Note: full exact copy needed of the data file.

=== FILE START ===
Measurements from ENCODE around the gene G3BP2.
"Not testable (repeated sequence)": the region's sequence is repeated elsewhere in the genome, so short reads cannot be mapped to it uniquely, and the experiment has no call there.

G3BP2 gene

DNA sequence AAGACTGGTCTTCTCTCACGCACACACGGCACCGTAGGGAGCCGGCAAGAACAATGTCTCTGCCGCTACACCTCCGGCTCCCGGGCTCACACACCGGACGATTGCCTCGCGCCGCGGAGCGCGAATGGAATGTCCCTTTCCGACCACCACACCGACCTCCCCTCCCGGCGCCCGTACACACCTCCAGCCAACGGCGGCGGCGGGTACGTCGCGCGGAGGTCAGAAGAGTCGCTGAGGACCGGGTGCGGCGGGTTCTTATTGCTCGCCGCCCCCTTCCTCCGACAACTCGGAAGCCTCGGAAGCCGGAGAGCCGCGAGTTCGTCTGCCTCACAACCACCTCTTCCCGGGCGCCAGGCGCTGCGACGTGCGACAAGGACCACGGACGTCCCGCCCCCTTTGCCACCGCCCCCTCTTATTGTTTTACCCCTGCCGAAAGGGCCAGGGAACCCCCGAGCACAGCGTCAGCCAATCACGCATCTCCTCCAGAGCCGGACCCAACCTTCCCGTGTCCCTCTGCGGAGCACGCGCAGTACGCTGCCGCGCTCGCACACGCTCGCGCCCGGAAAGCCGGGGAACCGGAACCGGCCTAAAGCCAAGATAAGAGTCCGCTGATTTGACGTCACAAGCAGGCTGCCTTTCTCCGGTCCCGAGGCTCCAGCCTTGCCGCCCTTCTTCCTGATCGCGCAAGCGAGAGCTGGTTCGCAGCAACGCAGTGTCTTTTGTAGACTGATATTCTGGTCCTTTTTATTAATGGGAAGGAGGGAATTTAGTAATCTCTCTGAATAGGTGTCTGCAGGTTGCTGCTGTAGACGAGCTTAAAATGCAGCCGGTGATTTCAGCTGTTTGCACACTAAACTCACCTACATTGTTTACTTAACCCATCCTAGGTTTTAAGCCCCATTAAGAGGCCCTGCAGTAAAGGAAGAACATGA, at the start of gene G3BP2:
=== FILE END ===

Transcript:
Measurements from ENCODE around the gene G3BP2.
"Not testable (repeated sequence)": the region's sequence is repeated elsewhere in the genome, so short reads cannot be mapped to it uniquely, and the experiment has no call there.

G3BP2 gene

DNA sequence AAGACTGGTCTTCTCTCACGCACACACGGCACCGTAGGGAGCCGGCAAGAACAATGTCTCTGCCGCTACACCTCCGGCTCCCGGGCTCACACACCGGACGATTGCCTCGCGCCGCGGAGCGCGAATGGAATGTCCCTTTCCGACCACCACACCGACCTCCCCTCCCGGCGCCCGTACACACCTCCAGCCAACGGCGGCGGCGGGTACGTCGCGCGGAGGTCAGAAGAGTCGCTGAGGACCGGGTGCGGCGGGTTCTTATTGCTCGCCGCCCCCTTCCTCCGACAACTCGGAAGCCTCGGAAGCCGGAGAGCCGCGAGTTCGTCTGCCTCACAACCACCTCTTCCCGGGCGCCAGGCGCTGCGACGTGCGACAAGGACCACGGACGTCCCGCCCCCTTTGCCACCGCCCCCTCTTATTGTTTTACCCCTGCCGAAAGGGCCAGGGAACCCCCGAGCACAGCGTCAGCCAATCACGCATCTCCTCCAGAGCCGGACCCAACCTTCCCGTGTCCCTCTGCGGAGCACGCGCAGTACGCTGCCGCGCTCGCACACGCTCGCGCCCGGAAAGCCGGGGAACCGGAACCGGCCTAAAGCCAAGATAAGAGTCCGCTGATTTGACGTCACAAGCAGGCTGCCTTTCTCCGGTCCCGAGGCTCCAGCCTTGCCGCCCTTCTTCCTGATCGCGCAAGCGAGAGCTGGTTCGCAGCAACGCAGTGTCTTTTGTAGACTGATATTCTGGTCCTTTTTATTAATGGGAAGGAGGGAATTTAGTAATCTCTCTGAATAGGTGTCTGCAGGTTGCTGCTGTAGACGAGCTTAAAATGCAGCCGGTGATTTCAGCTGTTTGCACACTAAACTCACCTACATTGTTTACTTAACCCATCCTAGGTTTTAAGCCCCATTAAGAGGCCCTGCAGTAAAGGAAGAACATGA, at the start of gene G3BP2: